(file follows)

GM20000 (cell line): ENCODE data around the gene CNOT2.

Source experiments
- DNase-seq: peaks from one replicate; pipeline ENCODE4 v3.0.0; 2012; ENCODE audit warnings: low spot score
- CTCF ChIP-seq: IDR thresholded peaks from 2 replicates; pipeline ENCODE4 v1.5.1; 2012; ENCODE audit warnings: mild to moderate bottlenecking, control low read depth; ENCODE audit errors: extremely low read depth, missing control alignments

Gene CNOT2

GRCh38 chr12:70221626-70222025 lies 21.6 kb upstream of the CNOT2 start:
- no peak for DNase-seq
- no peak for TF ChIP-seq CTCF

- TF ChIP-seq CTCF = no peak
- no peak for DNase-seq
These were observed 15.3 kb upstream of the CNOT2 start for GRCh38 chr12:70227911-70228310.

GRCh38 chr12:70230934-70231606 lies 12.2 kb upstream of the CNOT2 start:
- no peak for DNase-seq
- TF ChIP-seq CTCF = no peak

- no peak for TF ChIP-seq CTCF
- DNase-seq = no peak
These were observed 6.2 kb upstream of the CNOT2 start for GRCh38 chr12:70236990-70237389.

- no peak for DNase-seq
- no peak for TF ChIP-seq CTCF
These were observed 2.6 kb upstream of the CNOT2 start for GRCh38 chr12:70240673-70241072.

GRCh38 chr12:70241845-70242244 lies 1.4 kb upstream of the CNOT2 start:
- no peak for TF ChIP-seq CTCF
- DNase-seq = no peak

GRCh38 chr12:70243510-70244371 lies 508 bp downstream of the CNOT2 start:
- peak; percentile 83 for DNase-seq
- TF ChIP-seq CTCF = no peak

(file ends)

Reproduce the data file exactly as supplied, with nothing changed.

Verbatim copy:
GM20000 (cell line): ENCODE data around the gene CNOT2.

Source experiments
- DNase-seq: peaks from one replicate; pipeline ENCODE4 v3.0.0; 2012; ENCODE audit warnings: low spot score
- CTCF ChIP-seq: IDR thresholded peaks from 2 replicates; pipeline ENCODE4 v1.5.1; 2012; ENCODE audit warnings: mild to moderate bottlenecking, control low read depth; ENCODE audit errors: extremely low read depth, missing control alignments

Gene CNOT2

GRCh38 chr12:70221626-70222025 lies 21.6 kb upstream of the CNOT2 start:
- no peak for DNase-seq
- no peak for TF ChIP-seq CTCF

- TF ChIP-seq CTCF = no peak
- no peak for DNase-seq
These were observed 15.3 kb upstream of the CNOT2 start for GRCh38 chr12:70227911-70228310.

GRCh38 chr12:70230934-70231606 lies 12.2 kb upstream of the CNOT2 start:
- no peak for DNase-seq
- TF ChIP-seq CTCF = no peak

- no peak for TF ChIP-seq CTCF
- DNase-seq = no peak
These were observed 6.2 kb upstream of the CNOT2 start for GRCh38 chr12:70236990-70237389.

- no peak for DNase-seq
- no peak for TF ChIP-seq CTCF
These were observed 2.6 kb upstream of the CNOT2 start for GRCh38 chr12:70240673-70241072.

GRCh38 chr12:70241845-70242244 lies 1.4 kb upstream of the CNOT2 start:
- no peak for TF ChIP-seq CTCF
- DNase-seq = no peak

GRCh38 chr12:70243510-70244371 lies 508 bp downstream of the CNOT2 start:
- peak; percentile 83 for DNase-seq
- TF ChIP-seq CTCF = no peak